Mundy is much better in run support than he is in coverage, and that has hurt Pittsburgh’s secondary. The defense fared much better against the Bengals on Sunday night, though.
He'll be under the microscope as the Steelers continue to deal with Polamalu’s absence in the secondary.
San Diego Chargers: Norv Turner
San Diego’s second-half collapse against the Denver Broncos in Week 6—on Monday Night Football, no less—was atrocious. Yes, the players have to go out and play, but at some point a team’s performance has to reflect back on the head coach.
After going 32-16 in his first three years with the Chargers, Turner is since 20-18. He’s had a very talented roster for all those years, and to continuously come up short is disappointing for Chargers fans and players.
In addition to the on-the-field struggles, Turner now has to deal with an off-the-field issue regarding the team using Stickum during games.
This certainly won’t help matters.
San Francisco 49ers: Alex Smith
Alex Smith may never fully be off the hot seat during his career in the NFL. He shined in 2011 and has played well in 2012, but he’ll continue to feel the heat until he can help carry this talented team to a title.
While Smith isn’t expected to be a gunslinger at quarterback, at some point he has to make the necessary plays. San Francisco thrives off its stout defense and strong running game, so Smith absolutely has to capitalize on all of his opportunities.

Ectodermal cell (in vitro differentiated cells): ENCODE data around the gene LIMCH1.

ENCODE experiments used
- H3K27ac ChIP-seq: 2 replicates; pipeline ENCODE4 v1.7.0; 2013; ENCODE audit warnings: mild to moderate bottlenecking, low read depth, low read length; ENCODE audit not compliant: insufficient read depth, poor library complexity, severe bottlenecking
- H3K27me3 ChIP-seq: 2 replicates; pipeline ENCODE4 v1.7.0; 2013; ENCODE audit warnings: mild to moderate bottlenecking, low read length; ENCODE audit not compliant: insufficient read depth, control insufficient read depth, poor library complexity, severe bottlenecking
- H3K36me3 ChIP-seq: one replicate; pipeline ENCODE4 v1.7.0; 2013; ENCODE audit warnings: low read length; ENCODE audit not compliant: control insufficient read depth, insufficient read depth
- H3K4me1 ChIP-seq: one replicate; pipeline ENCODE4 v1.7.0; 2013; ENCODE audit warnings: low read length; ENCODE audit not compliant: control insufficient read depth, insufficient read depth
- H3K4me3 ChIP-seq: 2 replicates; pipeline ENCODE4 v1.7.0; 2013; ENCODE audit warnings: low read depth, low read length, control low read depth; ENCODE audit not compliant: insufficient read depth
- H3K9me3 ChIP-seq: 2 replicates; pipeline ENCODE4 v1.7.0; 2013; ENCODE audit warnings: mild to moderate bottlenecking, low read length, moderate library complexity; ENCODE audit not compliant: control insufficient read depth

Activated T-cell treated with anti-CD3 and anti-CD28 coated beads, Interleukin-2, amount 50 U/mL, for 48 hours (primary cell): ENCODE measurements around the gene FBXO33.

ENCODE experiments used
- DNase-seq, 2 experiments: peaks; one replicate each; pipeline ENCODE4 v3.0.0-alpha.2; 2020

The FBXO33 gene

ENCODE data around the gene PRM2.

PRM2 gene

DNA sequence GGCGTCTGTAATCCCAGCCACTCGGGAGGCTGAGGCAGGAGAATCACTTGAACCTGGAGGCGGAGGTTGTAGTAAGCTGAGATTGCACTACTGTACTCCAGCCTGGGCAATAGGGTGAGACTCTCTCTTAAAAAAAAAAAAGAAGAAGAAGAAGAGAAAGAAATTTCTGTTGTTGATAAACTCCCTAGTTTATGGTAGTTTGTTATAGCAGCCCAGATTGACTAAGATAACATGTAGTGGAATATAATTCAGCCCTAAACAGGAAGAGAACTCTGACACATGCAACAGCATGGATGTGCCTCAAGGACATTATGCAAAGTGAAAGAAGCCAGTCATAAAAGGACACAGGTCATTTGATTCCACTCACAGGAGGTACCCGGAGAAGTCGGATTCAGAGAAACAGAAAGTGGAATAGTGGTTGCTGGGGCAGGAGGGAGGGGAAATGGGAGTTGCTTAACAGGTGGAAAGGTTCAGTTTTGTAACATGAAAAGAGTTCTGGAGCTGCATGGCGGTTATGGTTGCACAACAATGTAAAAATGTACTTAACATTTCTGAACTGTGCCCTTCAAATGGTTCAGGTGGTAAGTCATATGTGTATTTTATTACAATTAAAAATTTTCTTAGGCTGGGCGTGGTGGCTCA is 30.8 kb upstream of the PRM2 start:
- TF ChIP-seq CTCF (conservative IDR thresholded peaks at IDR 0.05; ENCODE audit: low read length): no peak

He’s now dealing with a finger injury that has reportedly affected his play the past two weeks (per the San Francisco Chronicle). Any step back for Smith would be an important one for the team.
With Colin Kaepernick waiting for an opportunity to thrive under Jim Harbaugh, Smith has to make sure he continues to move in the right direction with his play on the field.
Seattle Seahawks: Russell Wilson
It’s very easy to root for a player like Russell Wilson. He’s a genuine, hard working young man who has faced a lot of adversity. That adversity followed him into the NFL when the Seahawks drafted him in the third round of this year’s draft.
However, Seattle is a surprisingly tough team this year, and it has a real shot to make a playoff push in the NFC West. Led by a stingy defense, and Marshawn Lynch grinding out yards in the run game, the Seahawks are off to a 4-3 start.
Wilson battled in the offseason and won the starting quarterback job from newly signed free agent Matt Flynn. Seattle now has a situation on its hands at the position. The rookie is an exciting young talent, but the organization just spent a lot of money on Flynn.
With a completion percentage of below 60 percent, if Wilson struggles, he could be a big reason why Seattle falls out of contention with an otherwise talented group.
St. Louis Rams: Sam Bradford
The St. Louis Rams used the No. 1 overall pick in 2010 on quarterback Sam Bradford. Since then, the team hasn’t exactly been the most talented group of playmakers.
Bradford has had to deal with poor protection, a shallow group at receiver and some changes to the coaching staff and management. Longtime Ram Steven Jackson has been an anchor at running back, but his time in St. Louis could be coming to an end soon.